What is money? Most people have only a vague idea. It has something to do with the green pieces of paper in one’s wallet; but then again such paper is rarely used in our digital age. The intention of the present article is to give an overview of the different financial instruments that people often refer to as money.
While seemingly a remarkably dry subject, I am convinced that no aspect of economic theory is as important in our time as a correct formulation of money and banking. The reason why understanding the different types of “money” is so vital is because modern phenomenons such as the business cycle, credit collapses, inflation, and the misallocation of resources all revolve around money. And it is only in understand what money is that we can identify where we went wrong.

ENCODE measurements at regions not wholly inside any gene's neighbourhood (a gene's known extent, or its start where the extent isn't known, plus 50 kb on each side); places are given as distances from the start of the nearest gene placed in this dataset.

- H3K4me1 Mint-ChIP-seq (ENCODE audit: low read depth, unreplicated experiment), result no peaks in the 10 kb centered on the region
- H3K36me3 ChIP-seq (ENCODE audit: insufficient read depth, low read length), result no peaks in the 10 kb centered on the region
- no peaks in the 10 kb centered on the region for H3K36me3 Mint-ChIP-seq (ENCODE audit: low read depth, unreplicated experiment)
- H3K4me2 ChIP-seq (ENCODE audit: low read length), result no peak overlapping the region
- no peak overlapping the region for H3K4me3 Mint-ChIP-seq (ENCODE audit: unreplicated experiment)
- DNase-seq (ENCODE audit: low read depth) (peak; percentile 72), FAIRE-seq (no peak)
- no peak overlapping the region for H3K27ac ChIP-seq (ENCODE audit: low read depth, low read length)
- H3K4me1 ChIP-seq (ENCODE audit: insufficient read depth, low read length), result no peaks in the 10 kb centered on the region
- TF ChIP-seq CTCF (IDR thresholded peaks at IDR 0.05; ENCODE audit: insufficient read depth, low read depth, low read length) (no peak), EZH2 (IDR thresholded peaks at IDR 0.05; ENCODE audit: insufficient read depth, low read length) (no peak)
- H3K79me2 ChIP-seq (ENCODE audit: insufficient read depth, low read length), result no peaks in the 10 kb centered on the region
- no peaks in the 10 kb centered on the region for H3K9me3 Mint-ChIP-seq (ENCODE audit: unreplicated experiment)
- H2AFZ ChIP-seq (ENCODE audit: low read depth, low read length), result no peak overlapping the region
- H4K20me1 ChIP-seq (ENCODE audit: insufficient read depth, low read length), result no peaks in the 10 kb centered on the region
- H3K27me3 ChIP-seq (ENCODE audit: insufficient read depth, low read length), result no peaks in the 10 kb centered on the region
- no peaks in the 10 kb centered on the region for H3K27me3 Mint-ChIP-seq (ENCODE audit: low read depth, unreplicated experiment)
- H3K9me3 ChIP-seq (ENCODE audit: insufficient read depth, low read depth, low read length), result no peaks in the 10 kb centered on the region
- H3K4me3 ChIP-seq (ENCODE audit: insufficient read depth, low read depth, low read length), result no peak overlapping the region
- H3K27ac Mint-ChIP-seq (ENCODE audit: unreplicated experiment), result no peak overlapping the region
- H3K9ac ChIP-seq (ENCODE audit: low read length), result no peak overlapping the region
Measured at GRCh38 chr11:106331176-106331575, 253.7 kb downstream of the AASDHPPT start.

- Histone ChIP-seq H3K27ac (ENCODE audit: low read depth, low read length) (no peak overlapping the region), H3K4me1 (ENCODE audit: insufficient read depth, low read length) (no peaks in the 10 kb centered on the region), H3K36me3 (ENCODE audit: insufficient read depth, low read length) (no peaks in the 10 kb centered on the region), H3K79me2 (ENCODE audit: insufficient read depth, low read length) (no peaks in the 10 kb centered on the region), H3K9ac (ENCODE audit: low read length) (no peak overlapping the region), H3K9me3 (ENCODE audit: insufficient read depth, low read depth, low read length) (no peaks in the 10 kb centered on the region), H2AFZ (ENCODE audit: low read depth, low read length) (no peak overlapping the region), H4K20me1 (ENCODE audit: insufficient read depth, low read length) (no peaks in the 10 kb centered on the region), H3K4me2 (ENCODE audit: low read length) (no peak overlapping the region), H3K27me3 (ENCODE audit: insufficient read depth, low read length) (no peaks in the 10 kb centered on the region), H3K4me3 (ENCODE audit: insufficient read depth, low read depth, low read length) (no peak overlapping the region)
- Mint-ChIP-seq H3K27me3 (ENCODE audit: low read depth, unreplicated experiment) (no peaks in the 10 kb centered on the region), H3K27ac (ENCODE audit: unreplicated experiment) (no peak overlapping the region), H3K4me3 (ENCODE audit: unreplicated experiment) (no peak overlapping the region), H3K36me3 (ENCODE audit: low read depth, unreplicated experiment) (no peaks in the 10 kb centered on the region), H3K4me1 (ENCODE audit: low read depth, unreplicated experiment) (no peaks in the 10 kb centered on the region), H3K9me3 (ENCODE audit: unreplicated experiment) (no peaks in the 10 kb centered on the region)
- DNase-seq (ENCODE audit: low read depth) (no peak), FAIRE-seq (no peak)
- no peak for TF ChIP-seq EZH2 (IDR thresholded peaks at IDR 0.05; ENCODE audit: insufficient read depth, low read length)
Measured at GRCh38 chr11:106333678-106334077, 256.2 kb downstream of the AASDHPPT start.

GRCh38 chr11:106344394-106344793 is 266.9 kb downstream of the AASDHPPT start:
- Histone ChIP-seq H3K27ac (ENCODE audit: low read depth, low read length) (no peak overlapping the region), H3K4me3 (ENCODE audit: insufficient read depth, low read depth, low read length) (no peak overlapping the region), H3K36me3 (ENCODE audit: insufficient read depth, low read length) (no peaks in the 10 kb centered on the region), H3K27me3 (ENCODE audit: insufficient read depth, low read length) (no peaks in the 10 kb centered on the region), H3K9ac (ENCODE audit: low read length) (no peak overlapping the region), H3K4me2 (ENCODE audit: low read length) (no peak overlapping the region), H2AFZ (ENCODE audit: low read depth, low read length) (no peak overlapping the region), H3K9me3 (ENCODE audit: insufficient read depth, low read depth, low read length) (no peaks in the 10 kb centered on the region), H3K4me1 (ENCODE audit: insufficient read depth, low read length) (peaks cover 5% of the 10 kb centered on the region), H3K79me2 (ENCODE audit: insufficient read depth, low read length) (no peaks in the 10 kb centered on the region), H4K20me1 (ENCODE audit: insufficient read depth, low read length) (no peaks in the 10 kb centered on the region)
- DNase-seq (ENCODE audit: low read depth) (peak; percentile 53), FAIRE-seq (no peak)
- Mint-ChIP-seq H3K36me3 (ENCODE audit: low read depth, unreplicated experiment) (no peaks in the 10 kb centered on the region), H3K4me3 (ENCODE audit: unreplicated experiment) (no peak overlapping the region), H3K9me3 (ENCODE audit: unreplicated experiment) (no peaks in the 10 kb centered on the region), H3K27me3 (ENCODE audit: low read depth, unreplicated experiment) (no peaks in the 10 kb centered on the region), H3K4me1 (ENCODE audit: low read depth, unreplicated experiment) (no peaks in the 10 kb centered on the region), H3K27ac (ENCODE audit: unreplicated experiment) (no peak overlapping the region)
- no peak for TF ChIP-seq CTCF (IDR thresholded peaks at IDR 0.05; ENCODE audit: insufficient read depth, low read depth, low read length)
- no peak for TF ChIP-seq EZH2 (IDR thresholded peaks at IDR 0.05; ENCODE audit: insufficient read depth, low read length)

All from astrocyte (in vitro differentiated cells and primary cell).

What follows is, obviously, a view of money according to the Austrian tradition. And more specifically, it is a very Misesian approach and we rely heavily on Ludwig von Mises’ own definitions in order to make our point. But even here we immediately run into an obstacle. The book in which Mises most completely set out his typology of money was his Theory of Money and Credit. It was first published in 1912 with the German title Theorie des Geldes und der Umlaufsmittel. It was the first English edition in 1934 that translated the title as Theory of Money and Credit. But, as Jorg Guido Hulsmann points out in the first chapter of a celebratory collection of essays published in honor of Mises’ great work, the use of the word “credit” here is misleadingly broad, and we will discover why as we proceed. The point, however, is that we must choose an interpretation of Mises’ framework when we adopt our Misesian taxonomy.